Automated Transcription? Be Careful What You Wish For!

speech enabled email
Voice recognition technology has finally reached a level of sophistication matching the precision and native awareness of human transcription! Just check out the level of unbelievable naturalness offered by Google Voice, the search giant’s flagship automated voicemail transcription service-


“Hi Oleg, My name is patio and I got your message for focal stuff I’m selling,
please give me a call back… my number is XXXXXXXXX18 Thank God.”


“Thank God” ? Errr… ok, so maybe that’s not the best automated transcription possible, but it’s probably just a fluke, right? I mean… Google isn’t exactly known for releasing half-finished products onto the marketplace, are they? Let’s look at another automated transcription we recently received through Google Voice-


“Hello Oleg, This is Jennifer parking you…”


Woops! Probably just another fluke. Jennifer probably didn’t really say she was “parking” us, but maybe she was a soft talker or had an impediment or a strong accent, or maybe she left her message while walking through windy traffic. You can’t really expect an automated transcription service to deal with those sorts of obstacles, right?

Here, another voicemail transcription that just landed in my inbox, this one should be pretty accurate-


“Hello, this is. Crystaline filled Burger transfer and storage
Allied Van Lines calling for Oleg the beta about moving from Saint Paul,
Minnesota. 2. Germantown Maryland moving with taish Technologies I have
been asked by Tah to get an appointment set an on site surveys a walk through
that…You can reach me, please do call so we can get that appointments
it because it’s my understanding of us to move in the next couple of week.”


Can someone, please, hold my chair…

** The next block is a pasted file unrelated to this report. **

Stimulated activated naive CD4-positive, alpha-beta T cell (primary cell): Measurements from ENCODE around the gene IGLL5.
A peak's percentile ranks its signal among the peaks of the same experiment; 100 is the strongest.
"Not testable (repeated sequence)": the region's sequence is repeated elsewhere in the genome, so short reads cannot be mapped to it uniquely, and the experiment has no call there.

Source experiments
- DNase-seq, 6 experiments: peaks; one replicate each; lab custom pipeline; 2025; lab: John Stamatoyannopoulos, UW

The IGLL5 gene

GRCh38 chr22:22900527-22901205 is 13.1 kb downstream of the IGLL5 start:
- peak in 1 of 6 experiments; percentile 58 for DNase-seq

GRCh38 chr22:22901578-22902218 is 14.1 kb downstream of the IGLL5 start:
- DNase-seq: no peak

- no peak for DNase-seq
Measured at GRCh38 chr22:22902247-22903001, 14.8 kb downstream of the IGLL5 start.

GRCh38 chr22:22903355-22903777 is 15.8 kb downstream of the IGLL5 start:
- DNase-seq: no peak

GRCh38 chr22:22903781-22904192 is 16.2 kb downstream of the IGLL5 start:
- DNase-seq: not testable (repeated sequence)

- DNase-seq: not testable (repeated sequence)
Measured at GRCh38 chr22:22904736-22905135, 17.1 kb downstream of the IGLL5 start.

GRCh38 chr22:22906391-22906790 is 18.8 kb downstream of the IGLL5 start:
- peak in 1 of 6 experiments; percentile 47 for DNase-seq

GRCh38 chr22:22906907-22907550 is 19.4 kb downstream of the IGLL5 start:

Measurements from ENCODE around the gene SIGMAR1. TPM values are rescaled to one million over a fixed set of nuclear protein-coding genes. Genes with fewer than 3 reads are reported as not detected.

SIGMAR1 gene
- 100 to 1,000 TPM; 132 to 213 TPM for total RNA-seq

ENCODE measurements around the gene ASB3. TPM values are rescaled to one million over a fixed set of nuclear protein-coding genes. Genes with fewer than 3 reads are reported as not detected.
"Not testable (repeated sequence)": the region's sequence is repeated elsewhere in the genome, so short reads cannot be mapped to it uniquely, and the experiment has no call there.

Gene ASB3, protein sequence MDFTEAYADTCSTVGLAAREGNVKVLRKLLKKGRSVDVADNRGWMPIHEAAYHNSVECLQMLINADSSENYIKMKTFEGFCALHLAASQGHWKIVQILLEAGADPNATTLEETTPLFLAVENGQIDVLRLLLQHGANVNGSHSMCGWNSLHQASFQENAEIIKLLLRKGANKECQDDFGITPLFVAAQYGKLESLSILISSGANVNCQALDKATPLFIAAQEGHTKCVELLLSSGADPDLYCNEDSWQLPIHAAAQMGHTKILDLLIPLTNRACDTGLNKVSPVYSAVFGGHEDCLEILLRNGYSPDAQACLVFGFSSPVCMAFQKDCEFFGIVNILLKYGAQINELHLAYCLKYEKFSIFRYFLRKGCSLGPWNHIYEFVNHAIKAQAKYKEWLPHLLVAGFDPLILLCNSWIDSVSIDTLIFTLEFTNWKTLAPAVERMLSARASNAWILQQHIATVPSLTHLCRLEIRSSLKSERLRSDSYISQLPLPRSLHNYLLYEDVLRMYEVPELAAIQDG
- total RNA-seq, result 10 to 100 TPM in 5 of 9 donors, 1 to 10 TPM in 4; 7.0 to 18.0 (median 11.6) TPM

On Google’s Voicemail Transcriptions website they explain they are


“the only fully automated voicemail transcription on the market.”

According to Google, their frontrunner status means the service is “not perfect yet.”

I don’t know what Google is talking about! After all, any automated transcription service that’s able to accurately recognize about a concept as specialized as “Crystaline filled Burger transfer and storage” seems pretty perfect to us!

Heck, Google Voice was even able to figure out the caller has “been asked by Tah to get an appointment set an on site surveys a walk through that…” Sure, this might not be perfect English translation, but it didn’t take more than 10-15 minutes to figure out what that particular sentence might have potentially meant.

And saving time is what Google Voice’s automated transcription service is all about! Ok, ok, it might take 50 times as long to parse through one of these transcriptions as to actually just check our voicemail, but it could be much worse! A year ago it would have taken 100 times as long to translate an automated transcription than it takes today!

Besides, as Google points out, they don’t guarantee accuracy because their software doesn’t always produce absolutely perfect transcriptions. If everyone would just enunciate clearly, eliminate all background noise, and use high definition microphones when leaving voicemail, none of these problems would ever pop up! So don’t blame Google Voice for the above inaccuracies- it’s really the caller’s fault. Heck, if I could speak perfectly every time I leave voice mail and make the software close to 95% accurate they would figure a way to charge me for this service! After all, it would be almost perfect!

I mean, who cares if Google Voice can’t even accurately transcribe a plain-speak phone call from a real estate broker, this automated transcription service is absolutely ready to be used within the jargon-filled fields of legal and medical transcription, especially considering the life-or-death importance of precise language required by professionals within these fields.

After all, what working professional wouldn’t want to receive a transcription like the following in their inbox when communicating with an important client?

“Yo. This is Mary… I’m calling to say thank you for choosing Health Partners
and welcome. Whether you’re new in a while. Or it’s been a member for years. We’re
glad to be your partner in hell…”

Sure, that’s probably not exactly what Mary (or whatever her real name is) had to say, but at least Google Voice totally understands that we all need a good laugh every once in a while to help break up the workday.

Laughs aside, the problems with Google Voice is due to the fact that even clearly enunciated speech is incredibly complex and the complexity of transcribing speech increases exponentially when you introduce background noise or multiple speakers on the same call. In fact the only truly accurate form of transcription on the market remains human transcription but Google should probably be commended for taking on such a massive task and coming up with an ingenious way of enlisting our help.